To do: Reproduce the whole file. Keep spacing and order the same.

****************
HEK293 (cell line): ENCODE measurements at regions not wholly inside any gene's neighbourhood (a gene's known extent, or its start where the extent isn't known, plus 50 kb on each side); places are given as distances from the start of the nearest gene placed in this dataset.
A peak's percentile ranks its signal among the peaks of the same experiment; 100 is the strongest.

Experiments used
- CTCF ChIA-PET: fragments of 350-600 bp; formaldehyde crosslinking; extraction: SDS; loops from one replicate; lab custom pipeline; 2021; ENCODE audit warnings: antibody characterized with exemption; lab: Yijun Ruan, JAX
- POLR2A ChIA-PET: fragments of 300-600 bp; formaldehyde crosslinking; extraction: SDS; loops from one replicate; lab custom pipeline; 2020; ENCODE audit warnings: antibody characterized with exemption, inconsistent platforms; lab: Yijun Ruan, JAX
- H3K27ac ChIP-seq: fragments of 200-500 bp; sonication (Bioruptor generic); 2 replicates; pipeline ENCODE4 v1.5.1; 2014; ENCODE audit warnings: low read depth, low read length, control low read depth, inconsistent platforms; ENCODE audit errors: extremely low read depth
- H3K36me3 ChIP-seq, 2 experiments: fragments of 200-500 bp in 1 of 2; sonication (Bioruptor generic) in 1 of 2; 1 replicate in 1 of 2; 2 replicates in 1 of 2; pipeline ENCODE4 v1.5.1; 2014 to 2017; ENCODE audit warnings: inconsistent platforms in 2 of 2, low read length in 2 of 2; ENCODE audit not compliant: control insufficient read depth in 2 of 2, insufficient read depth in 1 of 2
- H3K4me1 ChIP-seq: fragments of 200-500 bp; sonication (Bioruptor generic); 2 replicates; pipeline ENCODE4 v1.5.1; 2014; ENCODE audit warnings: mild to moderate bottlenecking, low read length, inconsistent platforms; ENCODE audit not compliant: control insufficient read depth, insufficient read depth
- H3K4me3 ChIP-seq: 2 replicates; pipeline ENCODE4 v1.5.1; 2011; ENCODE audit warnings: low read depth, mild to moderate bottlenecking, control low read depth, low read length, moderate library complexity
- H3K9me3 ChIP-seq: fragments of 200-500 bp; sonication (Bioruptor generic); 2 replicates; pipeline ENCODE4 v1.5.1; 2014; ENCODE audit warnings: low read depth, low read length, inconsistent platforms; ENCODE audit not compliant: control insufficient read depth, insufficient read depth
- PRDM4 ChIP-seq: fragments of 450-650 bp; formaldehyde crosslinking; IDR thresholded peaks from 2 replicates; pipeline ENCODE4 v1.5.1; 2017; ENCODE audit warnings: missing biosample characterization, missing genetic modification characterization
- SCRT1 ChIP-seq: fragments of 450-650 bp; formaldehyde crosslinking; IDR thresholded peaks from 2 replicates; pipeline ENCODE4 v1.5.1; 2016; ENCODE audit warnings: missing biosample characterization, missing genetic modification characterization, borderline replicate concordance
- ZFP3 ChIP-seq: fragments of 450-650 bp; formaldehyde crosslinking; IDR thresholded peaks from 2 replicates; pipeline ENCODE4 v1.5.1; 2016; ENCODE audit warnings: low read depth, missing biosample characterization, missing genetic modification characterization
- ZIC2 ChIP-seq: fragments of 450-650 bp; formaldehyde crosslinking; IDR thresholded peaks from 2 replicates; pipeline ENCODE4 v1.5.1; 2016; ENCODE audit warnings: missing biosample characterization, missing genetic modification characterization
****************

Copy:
HEK293 (cell line): ENCODE measurements at regions not wholly inside any gene's neighbourhood (a gene's known extent, or its start where the extent isn't known, plus 50 kb on each side); places are given as distances from the start of the nearest gene placed in this dataset.
A peak's percentile ranks its signal among the peaks of the same experiment; 100 is the strongest.

Experiments used
- CTCF ChIA-PET: fragments of 350-600 bp; formaldehyde crosslinking; extraction: SDS; loops from one replicate; lab custom pipeline; 2021; ENCODE audit warnings: antibody characterized with exemption; lab: Yijun Ruan, JAX
- POLR2A ChIA-PET: fragments of 300-600 bp; formaldehyde crosslinking; extraction: SDS; loops from one replicate; lab custom pipeline; 2020; ENCODE audit warnings: antibody characterized with exemption, inconsistent platforms; lab: Yijun Ruan, JAX
- H3K27ac ChIP-seq: fragments of 200-500 bp; sonication (Bioruptor generic); 2 replicates; pipeline ENCODE4 v1.5.1; 2014; ENCODE audit warnings: low read depth, low read length, control low read depth, inconsistent platforms; ENCODE audit errors: extremely low read depth
- H3K36me3 ChIP-seq, 2 experiments: fragments of 200-500 bp in 1 of 2; sonication (Bioruptor generic) in 1 of 2; 1 replicate in 1 of 2; 2 replicates in 1 of 2; pipeline ENCODE4 v1.5.1; 2014 to 2017; ENCODE audit warnings: inconsistent platforms in 2 of 2, low read length in 2 of 2; ENCODE audit not compliant: control insufficient read depth in 2 of 2, insufficient read depth in 1 of 2
- H3K4me1 ChIP-seq: fragments of 200-500 bp; sonication (Bioruptor generic); 2 replicates; pipeline ENCODE4 v1.5.1; 2014; ENCODE audit warnings: mild to moderate bottlenecking, low read length, inconsistent platforms; ENCODE audit not compliant: control insufficient read depth, insufficient read depth
- H3K4me3 ChIP-seq: 2 replicates; pipeline ENCODE4 v1.5.1; 2011; ENCODE audit warnings: low read depth, mild to moderate bottlenecking, control low read depth, low read length, moderate library complexity
- H3K9me3 ChIP-seq: fragments of 200-500 bp; sonication (Bioruptor generic); 2 replicates; pipeline ENCODE4 v1.5.1; 2014; ENCODE audit warnings: low read depth, low read length, inconsistent platforms; ENCODE audit not compliant: control insufficient read depth, insufficient read depth
- PRDM4 ChIP-seq: fragments of 450-650 bp; formaldehyde crosslinking; IDR thresholded peaks from 2 replicates; pipeline ENCODE4 v1.5.1; 2017; ENCODE audit warnings: missing biosample characterization, missing genetic modification characterization
- SCRT1 ChIP-seq: fragments of 450-650 bp; formaldehyde crosslinking; IDR thresholded peaks from 2 replicates; pipeline ENCODE4 v1.5.1; 2016; ENCODE audit warnings: missing biosample characterization, missing genetic modification characterization, borderline replicate concordance
- ZFP3 ChIP-seq: fragments of 450-650 bp; formaldehyde crosslinking; IDR thresholded peaks from 2 replicates; pipeline ENCODE4 v1.5.1; 2016; ENCODE audit warnings: low read depth, missing biosample characterization, missing genetic modification characterization
- ZIC2 ChIP-seq: fragments of 450-650 bp; formaldehyde crosslinking; IDR thresholded peaks from 2 replicates; pipeline ENCODE4 v1.5.1; 2016; ENCODE audit warnings: missing biosample characterization, missing genetic modification characterization